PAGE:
Oil glut may clear quicker than expected, IEA says
Fears of a protracted oil glut have eased on the back of growing global demand and a series of interruptions to supply, according to new analysis from the International Energy Agency.
- Demand growth 30 per cent higher than expected
- Cuts to supply could emerge from Africa, America
- Oil stocks expected to reach 1.3 million barrels a day in 2017
In its monthly Oil Market Report the IEA said since its gloomy forecasts at the start of the year — when the oil price plunged back to 2003 lows — demand growth has been 30 per cent higher than expected at 1.6 million barrels a day (mb/d) compared to 1.2 mb/d it had estimated for the year.
More recently unexpected loss of supply due to disruptions in major fields cut global oil production by nearly 0.8 mb/d in May, with falls in both OPEC and non-OPEC countries.
The IEA said May represented first significant decline in global production since the start of 2013.
The combination of ongoing militant action in Nigeria and wild fires interrupting oil sands production in Canada drove up oil prices to a 2016 high above $US51 a barrel in May, the third successive month of average prices rises for the main global futures markets.
The Paris-based adviser to OECD nations on energy issues said its original forecast of a surplus of 1.5 mb/d had been revised down by almost a half to 0.8 mb/d for the first half of 2016, although that still represents a significant build-up of oil stocks.
However the IEA expects the second half of the year to be characterised by a series of unexpected of supply cuts in key supplier nations.
“Canada’s wildfires at their peak removed up to 1.5 mb/d of production capacity; in Nigeria, militant action has forced production down to 30-year lows; and Libya remains a long way from significantly increasing its production despite occasional signs of optimism,” the IEA said.
Troubles in Africa, America could strain supply
While Canada’s production will return to normal, the troubles in Nigeria and Libya look to be long-standing.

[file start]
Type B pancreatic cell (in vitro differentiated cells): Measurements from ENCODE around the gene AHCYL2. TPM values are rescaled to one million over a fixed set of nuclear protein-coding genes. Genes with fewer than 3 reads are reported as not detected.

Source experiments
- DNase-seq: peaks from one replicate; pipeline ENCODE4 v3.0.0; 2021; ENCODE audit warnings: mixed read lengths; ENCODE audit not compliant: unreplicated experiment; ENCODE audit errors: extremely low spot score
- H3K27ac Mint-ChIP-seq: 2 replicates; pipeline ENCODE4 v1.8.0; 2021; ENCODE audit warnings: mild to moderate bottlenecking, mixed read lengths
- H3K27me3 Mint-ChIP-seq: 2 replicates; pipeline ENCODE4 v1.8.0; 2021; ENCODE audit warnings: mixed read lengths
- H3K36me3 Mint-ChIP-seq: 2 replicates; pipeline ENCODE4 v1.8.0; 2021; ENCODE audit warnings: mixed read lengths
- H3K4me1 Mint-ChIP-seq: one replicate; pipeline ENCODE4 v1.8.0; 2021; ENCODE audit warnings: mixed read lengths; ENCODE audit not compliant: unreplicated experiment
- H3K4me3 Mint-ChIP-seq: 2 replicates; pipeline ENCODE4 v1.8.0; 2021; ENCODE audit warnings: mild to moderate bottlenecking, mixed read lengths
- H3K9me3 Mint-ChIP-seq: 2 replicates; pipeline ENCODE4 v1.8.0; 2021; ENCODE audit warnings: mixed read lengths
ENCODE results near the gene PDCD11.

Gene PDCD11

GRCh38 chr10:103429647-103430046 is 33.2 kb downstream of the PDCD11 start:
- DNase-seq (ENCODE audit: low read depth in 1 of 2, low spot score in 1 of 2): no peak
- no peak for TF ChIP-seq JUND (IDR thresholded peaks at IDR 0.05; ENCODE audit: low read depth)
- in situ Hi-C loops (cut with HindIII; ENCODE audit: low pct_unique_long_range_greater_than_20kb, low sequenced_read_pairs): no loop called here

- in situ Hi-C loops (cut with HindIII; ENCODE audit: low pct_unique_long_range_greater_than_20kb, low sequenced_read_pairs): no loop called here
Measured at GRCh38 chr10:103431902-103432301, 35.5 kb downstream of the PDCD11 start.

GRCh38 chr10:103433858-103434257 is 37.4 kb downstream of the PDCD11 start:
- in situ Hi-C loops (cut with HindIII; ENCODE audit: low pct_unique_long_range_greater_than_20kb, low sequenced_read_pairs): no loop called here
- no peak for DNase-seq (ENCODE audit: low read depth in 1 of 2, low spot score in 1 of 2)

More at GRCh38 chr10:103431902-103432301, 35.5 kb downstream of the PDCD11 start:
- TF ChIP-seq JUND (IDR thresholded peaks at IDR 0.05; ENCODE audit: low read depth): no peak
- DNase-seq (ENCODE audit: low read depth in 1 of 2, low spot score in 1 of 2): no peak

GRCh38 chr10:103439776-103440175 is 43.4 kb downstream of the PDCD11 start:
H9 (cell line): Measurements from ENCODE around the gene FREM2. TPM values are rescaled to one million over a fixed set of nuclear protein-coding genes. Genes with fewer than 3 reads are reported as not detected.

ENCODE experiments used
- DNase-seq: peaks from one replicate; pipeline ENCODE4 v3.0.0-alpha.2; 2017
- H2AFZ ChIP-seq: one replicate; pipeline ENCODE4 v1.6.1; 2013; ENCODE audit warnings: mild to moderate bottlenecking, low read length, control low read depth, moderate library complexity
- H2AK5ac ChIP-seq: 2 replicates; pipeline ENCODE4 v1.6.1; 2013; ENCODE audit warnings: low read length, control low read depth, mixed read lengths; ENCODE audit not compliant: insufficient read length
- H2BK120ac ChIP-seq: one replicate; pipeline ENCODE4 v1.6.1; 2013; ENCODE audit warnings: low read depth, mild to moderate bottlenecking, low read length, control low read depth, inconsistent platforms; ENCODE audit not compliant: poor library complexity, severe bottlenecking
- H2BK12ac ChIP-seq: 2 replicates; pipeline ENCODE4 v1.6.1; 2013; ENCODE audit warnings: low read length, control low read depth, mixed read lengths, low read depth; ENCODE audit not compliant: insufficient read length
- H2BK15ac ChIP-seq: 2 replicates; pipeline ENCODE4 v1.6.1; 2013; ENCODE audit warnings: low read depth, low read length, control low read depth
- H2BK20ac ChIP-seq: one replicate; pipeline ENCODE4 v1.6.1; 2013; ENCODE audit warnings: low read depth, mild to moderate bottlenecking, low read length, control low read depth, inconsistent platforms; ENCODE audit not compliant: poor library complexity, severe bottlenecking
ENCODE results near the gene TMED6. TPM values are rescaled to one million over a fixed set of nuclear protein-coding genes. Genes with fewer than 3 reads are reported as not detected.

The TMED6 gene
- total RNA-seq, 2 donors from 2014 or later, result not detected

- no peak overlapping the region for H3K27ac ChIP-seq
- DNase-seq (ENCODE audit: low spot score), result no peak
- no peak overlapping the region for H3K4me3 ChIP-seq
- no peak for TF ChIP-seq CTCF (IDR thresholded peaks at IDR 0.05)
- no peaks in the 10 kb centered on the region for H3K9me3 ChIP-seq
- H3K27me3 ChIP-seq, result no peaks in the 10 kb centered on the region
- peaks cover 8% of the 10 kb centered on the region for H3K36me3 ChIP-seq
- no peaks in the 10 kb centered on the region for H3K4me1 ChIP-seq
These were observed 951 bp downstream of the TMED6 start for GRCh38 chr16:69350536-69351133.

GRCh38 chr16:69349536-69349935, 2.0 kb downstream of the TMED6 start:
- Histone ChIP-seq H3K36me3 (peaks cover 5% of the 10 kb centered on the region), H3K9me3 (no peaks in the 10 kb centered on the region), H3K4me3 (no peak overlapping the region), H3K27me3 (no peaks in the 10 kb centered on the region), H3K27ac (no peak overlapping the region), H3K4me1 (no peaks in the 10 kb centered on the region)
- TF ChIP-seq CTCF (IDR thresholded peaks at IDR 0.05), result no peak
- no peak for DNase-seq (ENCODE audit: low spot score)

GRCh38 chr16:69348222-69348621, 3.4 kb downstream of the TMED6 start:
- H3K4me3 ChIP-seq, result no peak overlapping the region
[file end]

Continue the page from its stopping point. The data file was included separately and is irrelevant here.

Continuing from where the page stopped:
On top of that, the crumbling political situation in Venezuela and production declines — particularly in US shale oil fields — forced by low prices could see supply strangled further this year.
The IEA forecast non-OPEC production could fall by as much as 0.9 mb/d.
OPEC production fell marginally in May with higher output from Gulf nations offsetting big losses from Nigeria.
However that decline may be only temporary as a meeting of OPEC oil ministers earlier this month rejected a proposal to re-instate a production ceiling leaving members free to pump at will, an offer taken up with glee by the now sanctions-free Iran.
The IEA warned while the oil market now looks to be balancing there are large volumes of shut-in production, mainly in Nigeria and Libya, that could return to the market, and the strong start for oil demand growth seen this year might not be maintained.
“In any event, following three consecutive years of stock build at an average rate close to 1 mb/d there is an enormous inventory overhang to clear,” the IEA noted.
This huge build-up in inventory is likely to keep significant downward pressure on oil prices for some time to come.
The IEA also made its first forecast for the oil market into 2017 pencilling in demand growing at the same rate as in 2016 — 1.3 mb/d, and non-OPEC supply growing by a modest 0.2 mb/d.
“Again, on the planning assumption that OPEC oil production grows modestly in 2017 we expect to see global oil stocks build slightly in the first half of 2017 before falling slightly more in the second half,” the IEA forecast.
That would lead to a very modest clearing of the glut at the rate of around 100,000 barrels a day.